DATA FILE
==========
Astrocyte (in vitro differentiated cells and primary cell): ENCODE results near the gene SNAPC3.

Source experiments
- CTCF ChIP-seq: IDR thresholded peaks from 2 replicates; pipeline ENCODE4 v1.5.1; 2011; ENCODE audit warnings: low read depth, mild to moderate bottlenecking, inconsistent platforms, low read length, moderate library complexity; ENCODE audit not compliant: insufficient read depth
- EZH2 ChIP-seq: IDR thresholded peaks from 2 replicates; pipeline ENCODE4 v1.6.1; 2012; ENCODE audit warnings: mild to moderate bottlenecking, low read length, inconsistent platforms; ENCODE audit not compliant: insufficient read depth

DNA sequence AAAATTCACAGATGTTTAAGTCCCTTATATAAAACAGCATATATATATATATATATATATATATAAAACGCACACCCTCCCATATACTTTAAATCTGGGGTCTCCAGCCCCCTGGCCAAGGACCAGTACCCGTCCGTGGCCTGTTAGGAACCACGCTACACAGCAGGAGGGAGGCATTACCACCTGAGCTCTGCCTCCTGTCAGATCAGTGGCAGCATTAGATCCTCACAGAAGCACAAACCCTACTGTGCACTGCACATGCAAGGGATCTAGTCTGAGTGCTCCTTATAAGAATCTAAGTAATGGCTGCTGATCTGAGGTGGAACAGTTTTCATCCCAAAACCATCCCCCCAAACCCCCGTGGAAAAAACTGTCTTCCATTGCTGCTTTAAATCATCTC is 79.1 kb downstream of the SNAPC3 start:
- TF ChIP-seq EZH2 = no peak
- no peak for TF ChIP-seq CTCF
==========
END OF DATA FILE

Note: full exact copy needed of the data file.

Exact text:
Astrocyte (in vitro differentiated cells and primary cell): ENCODE results near the gene SNAPC3.

Source experiments
- CTCF ChIP-seq: IDR thresholded peaks from 2 replicates; pipeline ENCODE4 v1.5.1; 2011; ENCODE audit warnings: low read depth, mild to moderate bottlenecking, inconsistent platforms, low read length, moderate library complexity; ENCODE audit not compliant: insufficient read depth
- EZH2 ChIP-seq: IDR thresholded peaks from 2 replicates; pipeline ENCODE4 v1.6.1; 2012; ENCODE audit warnings: mild to moderate bottlenecking, low read length, inconsistent platforms; ENCODE audit not compliant: insufficient read depth

DNA sequence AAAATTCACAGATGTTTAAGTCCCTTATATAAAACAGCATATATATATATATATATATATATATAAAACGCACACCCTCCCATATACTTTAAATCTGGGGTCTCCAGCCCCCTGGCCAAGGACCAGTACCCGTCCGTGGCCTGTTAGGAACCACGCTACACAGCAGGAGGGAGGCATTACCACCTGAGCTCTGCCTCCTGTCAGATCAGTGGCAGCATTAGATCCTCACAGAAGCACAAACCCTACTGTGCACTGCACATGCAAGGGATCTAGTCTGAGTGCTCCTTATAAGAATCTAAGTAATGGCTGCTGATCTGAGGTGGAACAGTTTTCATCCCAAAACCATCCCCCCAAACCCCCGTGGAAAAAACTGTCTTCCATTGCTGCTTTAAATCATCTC is 79.1 kb downstream of the SNAPC3 start:
- TF ChIP-seq EZH2 = no peak
- no peak for TF ChIP-seq CTCF